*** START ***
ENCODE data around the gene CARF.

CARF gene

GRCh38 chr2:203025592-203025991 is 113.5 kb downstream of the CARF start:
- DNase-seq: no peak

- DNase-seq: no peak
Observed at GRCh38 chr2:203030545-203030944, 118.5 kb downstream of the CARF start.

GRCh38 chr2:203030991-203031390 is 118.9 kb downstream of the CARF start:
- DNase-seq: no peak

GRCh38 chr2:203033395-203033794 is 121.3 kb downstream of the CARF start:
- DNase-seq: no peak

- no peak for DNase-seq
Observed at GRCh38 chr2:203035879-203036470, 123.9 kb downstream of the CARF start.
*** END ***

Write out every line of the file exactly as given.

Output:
ENCODE data around the gene CARF.

CARF gene

GRCh38 chr2:203025592-203025991 is 113.5 kb downstream of the CARF start:
- DNase-seq: no peak

- DNase-seq: no peak
Observed at GRCh38 chr2:203030545-203030944, 118.5 kb downstream of the CARF start.

GRCh38 chr2:203030991-203031390 is 118.9 kb downstream of the CARF start:
- DNase-seq: no peak

GRCh38 chr2:203033395-203033794 is 121.3 kb downstream of the CARF start:
- DNase-seq: no peak

- no peak for DNase-seq
Observed at GRCh38 chr2:203035879-203036470, 123.9 kb downstream of the CARF start.